“I feel like there’s an image that people want to put out, or they want to see,” Griner said last fall, “and if you don’t hit that box, you get overlooked. I’m speaking from my personal experience and what I’ve seen in my life. I don’t fit the box. How I dress, how I look … I represent what a lot of people see as more masculine, and that’s not what they want to represent their company or even to highlight Pride. They want something more feminine.

“Could I play the part and be something I’m not? I don’t think so. People would be like, ‘You’re faking it.'”

Having allies has been crucial for the LGBTQ+ players in the WNBA. Swin Cash, Bird’s former UConn teammate and good friend, supported LGBTQ+ initiatives when she played in the WNBA and continues to do so as vice president of basketball operations for the NBA’s New Orleans Pelicans. Her counterparts in other pro leagues have taken notice of the WNBA’s initiatives.

“When I took my job with the Pelicans, I had the NBA, the NFL, different pro teams all asking me, ‘How did you guys lead? What did you do?'” Cash said. “To me, that says a lot about the W’s influence. I broke it down: Here’s where we were at this point in time. Here’s how we knew that unifying was the only way to do it. Here’s the hits we knew we were going to take.

“I think the league was ready when society caught up to the fact that all people should be treated equally. I watch this closely, having gay friends and teammates. One of the things I’m proudest of — and Sue and I have talked about this — is that she is able to live her life out loud.”

Bird noted that Seattle teammate Breanna Stewart, the No. 1 pick in 2016, was comfortable last year publicly sharing news of her engagement and marriage to fellow basketball player Marta Xargay Casademont, plus the birth of their daughter.

“Stewie didn’t feel like she had to come out with a big announcement the way others have,” Bird said. “She was like, ‘Here’s my Instagram, this is what I’m doing, I’m happy.’ It wasn’t a big deal. Everyone liked the picture, went, ‘Cool,’ and moved on. I think that’s a great sign of where we are in the WNBA.”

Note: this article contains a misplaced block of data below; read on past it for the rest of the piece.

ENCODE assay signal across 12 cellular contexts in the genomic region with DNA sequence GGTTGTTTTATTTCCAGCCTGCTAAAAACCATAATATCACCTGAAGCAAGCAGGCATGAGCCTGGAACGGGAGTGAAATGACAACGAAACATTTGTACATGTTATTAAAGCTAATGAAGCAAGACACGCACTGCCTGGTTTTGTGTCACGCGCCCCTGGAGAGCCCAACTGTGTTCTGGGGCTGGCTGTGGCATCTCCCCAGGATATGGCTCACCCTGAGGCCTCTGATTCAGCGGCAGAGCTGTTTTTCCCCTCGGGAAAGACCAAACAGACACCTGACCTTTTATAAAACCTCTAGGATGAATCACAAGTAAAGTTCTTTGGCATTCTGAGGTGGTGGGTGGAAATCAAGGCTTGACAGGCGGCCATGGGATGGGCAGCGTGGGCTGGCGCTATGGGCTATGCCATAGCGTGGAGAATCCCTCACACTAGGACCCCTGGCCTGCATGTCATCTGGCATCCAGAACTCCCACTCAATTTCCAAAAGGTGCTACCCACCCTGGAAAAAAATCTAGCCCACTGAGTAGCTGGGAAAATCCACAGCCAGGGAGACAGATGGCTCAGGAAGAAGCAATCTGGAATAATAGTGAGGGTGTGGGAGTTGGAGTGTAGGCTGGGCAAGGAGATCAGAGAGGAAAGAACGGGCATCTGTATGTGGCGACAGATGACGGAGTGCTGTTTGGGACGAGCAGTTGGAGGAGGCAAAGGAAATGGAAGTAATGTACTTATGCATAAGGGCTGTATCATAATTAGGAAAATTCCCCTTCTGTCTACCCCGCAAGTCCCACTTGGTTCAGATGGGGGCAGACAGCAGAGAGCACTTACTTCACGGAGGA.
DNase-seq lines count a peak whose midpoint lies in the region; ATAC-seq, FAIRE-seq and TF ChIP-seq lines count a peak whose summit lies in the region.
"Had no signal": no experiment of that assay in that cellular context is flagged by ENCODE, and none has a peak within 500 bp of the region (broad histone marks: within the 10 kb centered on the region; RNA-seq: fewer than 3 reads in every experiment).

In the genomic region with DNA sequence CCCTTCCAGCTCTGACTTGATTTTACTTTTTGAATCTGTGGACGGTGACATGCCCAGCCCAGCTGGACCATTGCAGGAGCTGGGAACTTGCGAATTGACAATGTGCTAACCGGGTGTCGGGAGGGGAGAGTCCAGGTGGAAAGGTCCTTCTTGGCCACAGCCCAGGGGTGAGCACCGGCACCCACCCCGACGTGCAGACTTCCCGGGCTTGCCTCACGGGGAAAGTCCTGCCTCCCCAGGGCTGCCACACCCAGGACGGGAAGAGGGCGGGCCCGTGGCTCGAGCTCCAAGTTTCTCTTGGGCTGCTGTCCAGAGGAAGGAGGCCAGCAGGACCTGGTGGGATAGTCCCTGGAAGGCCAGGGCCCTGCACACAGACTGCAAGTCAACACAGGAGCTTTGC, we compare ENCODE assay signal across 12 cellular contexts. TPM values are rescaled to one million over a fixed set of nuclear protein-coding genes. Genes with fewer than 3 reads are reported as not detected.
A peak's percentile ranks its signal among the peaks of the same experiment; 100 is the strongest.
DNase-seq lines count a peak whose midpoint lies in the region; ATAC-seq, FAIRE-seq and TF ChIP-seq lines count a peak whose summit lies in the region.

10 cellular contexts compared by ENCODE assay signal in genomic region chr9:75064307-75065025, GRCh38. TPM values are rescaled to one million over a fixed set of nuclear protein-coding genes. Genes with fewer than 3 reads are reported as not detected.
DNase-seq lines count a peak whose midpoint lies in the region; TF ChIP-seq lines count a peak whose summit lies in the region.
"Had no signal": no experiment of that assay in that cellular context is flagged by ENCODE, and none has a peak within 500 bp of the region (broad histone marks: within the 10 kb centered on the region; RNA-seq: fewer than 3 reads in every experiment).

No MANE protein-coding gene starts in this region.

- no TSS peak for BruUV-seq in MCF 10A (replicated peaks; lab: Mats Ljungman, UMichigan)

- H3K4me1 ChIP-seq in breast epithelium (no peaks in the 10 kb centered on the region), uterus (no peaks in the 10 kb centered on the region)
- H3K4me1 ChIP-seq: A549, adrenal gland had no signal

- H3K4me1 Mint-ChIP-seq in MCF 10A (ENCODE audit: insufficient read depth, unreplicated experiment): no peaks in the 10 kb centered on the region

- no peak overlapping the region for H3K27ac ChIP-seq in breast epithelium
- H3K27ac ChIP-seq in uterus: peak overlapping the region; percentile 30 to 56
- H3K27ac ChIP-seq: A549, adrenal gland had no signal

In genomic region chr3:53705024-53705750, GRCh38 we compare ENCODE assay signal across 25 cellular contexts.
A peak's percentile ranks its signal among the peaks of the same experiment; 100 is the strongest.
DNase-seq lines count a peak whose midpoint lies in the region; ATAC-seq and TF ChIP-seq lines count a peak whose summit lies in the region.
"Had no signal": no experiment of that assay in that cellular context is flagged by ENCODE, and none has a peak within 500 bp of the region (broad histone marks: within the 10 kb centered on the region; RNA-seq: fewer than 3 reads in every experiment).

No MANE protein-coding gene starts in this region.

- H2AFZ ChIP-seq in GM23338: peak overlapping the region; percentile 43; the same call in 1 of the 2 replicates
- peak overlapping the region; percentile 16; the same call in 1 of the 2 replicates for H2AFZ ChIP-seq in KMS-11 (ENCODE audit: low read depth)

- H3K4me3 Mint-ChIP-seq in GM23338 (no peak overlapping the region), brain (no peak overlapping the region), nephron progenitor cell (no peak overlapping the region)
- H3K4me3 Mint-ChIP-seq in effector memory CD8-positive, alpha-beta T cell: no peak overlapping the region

CATHY ENGELBERT SPENT three decades in the financial sector at Deloitte before becoming WNBA commissioner in July 2019.

“It’s been a long journey for the LGBTQ+ community in corporate America,” Engelbert said. “I don’t believe anyone can claim victory — we all still have a great deal more work to do. We need to broadly advocate for more sustained examples of workplace and talent experiences that authentically and proactively encourage people to bring their whole self to work.”

For the Sun’s Curt Miller, the 2021 WNBA Coach of the Year, the league’s progress on LGBTQ+ issues has meant a lot personally and professionally. As a collegiate head coach at Bowling Green, starting in 2001, and then Indiana, he said he was out in what he termed, “the women’s basketball bubble: my administration, my players, my coaching staff, my community, the fan base.

“My partner at the time and our twin boys, I always introduced them at every function, they were very visible and a part of who I was,” he said. “But it wasn’t public nationally.”

It wasn’t until Miller was hired to take over the Sun in late 2015 that he opened up to Out Sports to tell his story to a larger audience. Earlier that year, the Supreme Court’s Obergefell v. Hodges decision had legalized same-sex marriage.

“At that point, I was truly comfortable,” Miller said, “and realized that I had really missed on a great opportunity to be more of a trailblazer and role model. More than ever, then, I began my journey to visibility.”

As we near the end of Pride Month 2022, it’s also important to point out that the WNBA’s support of its LGBTQ+ players year-round is crucial. The recent opinion by Supreme Court Justice Clarence Thomas suggesting that the court “should reconsider” past rulings such as Obergefell showed that even landmark battles that have been won might be litigated again.

The league’s quarter-century-long journey on LGBTQ+ issues required work, persistence and for the world to catch up. But it also needs continued vigilance.

“What’s changed in the league hopefully is a representation of things changing in the culture as a whole,” Jasmine Thomas said. “There were those who pioneered before us. I’m grateful that has given us this space and this freedom.

“So many people before us in the league didn’t get that. I’m glad we’re able to live this way, but it did take a while to get here.”